Many ornamental plants popular in Central Texas landscapes can still grow and thrive when watered using half or less of the usual recommended irrigation amounts, according to research results recently published by two Texas A&M AgriLife institutes.
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Does a tough modern rose really need 4 inches of water a month to survive a drought? Can a plant bounce back after an entire growing season without rain?
A nine-month drought of epic proportion begins Saturday. This one, however, is restricted to a small plot of land in southern San Antonio that the Texas A&M Institute of Renewable Natural Resources (IRNR) uses for research. When the scientific findings become available about a year from now, they should be a boon to home and business owners who want lovely landscapes that require little or no watering.
The Texas Water Star Program will present the four-part “Earth-Kind Landscape School for Homeowners” program on four Saturdays during September and October, said program coordinators at the Texas A&M AgriLife Extension Service in Bexar County.
The Texas Water Star Program will present the “Sports and Athletic Field Workshop: Maintenance and Management” from 8:30 a.m.-6 p.m. June 17 at Wolff Stadium, 5757 U. S. Highway 90, San Antonio.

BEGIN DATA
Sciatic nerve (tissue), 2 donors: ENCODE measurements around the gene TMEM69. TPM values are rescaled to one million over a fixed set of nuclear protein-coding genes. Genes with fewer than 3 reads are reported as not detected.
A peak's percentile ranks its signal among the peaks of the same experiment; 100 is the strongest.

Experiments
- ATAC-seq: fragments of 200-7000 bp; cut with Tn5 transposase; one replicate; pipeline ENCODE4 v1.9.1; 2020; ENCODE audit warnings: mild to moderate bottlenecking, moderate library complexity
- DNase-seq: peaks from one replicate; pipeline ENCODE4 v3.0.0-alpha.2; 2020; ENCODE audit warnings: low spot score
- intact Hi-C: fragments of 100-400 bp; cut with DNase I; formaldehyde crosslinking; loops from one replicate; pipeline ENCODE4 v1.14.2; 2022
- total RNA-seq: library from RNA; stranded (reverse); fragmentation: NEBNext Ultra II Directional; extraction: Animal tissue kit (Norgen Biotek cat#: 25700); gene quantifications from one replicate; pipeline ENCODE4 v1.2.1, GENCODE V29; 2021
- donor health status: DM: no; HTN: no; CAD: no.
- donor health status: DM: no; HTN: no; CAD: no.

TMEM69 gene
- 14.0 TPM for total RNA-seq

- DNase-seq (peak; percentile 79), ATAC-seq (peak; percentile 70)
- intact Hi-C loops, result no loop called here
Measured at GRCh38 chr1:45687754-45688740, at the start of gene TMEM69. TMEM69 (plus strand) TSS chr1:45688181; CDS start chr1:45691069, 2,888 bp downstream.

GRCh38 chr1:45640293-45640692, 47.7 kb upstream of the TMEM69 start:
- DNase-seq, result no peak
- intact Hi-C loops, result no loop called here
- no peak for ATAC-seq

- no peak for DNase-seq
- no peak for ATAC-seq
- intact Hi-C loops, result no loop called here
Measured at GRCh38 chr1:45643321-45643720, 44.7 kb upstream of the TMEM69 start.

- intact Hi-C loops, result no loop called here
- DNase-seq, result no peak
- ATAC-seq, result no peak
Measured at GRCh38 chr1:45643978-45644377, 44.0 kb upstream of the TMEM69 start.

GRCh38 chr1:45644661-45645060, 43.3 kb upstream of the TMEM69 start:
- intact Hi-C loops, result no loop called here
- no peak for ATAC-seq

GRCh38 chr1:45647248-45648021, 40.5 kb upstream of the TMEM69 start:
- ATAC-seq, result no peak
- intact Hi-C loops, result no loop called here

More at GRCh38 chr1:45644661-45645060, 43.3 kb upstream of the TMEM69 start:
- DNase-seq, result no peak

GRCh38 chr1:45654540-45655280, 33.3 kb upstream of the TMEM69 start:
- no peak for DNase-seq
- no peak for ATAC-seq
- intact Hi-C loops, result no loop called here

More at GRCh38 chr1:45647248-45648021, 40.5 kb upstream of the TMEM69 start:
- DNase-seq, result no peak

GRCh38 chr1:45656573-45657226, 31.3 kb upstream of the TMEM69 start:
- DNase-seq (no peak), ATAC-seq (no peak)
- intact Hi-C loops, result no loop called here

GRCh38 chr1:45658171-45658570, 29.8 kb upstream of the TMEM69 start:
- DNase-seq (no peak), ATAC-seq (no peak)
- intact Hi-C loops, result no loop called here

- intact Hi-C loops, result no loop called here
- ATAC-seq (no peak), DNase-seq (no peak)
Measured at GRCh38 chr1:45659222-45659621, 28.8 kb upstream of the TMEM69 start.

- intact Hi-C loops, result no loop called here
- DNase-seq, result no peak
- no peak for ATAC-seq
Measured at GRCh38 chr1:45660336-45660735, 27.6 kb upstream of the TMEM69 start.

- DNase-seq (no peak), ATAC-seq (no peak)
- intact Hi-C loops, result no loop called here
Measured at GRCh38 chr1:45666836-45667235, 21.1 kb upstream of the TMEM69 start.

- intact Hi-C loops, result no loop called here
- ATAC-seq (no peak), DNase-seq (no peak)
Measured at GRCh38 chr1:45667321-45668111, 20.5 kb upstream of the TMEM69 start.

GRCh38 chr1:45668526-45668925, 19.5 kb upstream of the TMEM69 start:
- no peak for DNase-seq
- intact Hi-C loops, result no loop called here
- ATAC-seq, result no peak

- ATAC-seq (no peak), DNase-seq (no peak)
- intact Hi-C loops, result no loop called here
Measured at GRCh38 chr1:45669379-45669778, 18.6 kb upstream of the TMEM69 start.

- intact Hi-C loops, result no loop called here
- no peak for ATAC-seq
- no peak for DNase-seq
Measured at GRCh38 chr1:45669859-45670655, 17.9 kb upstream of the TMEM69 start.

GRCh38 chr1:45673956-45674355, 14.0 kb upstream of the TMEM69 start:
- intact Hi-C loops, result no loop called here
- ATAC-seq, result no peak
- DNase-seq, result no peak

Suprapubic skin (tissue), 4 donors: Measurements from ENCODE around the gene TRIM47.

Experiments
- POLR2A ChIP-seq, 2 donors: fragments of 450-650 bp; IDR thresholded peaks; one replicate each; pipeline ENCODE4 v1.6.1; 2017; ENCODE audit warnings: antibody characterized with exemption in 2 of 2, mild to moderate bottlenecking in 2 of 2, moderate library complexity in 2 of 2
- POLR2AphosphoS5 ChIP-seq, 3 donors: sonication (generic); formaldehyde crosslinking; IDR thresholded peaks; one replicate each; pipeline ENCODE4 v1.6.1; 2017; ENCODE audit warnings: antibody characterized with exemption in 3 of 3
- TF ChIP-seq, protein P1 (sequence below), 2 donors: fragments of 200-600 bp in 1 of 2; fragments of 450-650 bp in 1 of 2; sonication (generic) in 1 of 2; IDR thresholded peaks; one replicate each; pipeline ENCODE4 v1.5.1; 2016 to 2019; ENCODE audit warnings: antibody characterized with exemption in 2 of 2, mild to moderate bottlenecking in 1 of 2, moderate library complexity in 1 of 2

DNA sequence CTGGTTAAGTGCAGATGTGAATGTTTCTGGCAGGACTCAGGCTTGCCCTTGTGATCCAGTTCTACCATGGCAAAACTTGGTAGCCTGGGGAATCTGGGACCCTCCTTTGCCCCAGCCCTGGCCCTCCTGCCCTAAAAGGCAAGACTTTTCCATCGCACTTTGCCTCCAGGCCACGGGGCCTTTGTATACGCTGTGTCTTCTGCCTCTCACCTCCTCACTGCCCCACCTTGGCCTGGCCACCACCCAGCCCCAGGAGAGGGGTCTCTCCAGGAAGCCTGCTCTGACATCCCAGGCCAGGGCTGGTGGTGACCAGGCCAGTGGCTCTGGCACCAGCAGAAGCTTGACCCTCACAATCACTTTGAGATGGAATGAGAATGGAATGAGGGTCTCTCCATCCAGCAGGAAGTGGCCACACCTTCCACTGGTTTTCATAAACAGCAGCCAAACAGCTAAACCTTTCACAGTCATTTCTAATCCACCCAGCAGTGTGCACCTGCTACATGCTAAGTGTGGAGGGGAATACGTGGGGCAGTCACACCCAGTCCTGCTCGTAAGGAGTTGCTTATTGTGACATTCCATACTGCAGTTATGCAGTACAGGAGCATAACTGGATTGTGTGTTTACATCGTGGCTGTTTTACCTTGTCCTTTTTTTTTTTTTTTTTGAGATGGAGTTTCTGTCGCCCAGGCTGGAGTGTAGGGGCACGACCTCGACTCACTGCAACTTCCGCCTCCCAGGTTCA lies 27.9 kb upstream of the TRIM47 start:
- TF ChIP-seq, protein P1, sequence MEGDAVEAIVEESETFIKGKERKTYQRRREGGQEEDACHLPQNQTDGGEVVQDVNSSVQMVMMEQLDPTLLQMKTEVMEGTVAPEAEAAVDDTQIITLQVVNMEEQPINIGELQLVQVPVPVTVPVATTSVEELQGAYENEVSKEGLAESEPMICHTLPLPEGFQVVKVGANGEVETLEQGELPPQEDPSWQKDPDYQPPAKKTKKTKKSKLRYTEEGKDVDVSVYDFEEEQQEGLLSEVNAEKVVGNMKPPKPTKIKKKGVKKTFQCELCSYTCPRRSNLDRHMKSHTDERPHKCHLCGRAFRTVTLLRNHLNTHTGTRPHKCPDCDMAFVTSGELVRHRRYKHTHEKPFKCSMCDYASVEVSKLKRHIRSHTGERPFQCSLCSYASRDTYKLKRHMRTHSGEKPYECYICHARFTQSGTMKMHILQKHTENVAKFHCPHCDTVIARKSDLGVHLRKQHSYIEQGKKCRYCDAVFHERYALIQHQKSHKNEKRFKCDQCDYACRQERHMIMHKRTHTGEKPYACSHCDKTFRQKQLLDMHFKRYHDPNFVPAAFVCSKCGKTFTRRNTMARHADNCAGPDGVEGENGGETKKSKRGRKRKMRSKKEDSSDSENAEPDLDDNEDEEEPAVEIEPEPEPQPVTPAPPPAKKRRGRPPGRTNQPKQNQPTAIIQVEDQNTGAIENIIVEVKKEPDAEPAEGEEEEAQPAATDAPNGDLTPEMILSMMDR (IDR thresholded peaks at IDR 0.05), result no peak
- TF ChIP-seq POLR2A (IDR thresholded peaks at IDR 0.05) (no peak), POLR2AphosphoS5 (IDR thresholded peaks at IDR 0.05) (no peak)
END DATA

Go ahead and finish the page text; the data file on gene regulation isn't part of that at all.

The Texas A&M AgriLife Extension Service office for Bexar County will host the “Alamo Area Water and Land Stewardship – Class Day” from 9 a.m.-4:30 p.m. April 3 in San Antonio.
The Stone Oak Property Owners Association and Trinity Glen Rose Groundwater Conservation District will co-host “A Rain Barrel Workshop” from 9 a.m.-noon April 12 at the property owners association offices at 19210 Huebner Road in San Antonio.
The Texas A&M AgriLife Extension Service and Texas Water Star Program will present a Spring Grounds Maintenance Workshop from 8 a.m.-4:15 p.m. March 28 in San Antonio.
More than 40 green industry and other professionals attended the recent Texas Water Star Program presentation of an Earth-Kind landscaping school at the San Antonio Garden Center in San Antonio.
Former President and Texas native Lyndon B. Johnson once said: “Saving the water and the soil must start where the first raindrop falls.”
In Texas, where about 95 percent of the land is privately owned, and 83 percent of that land is rural farms, ranches and forests, it is essential that all Texans understand the interconnection of land and water to ensure the healthy stewardship of both, according to natural resource professionals.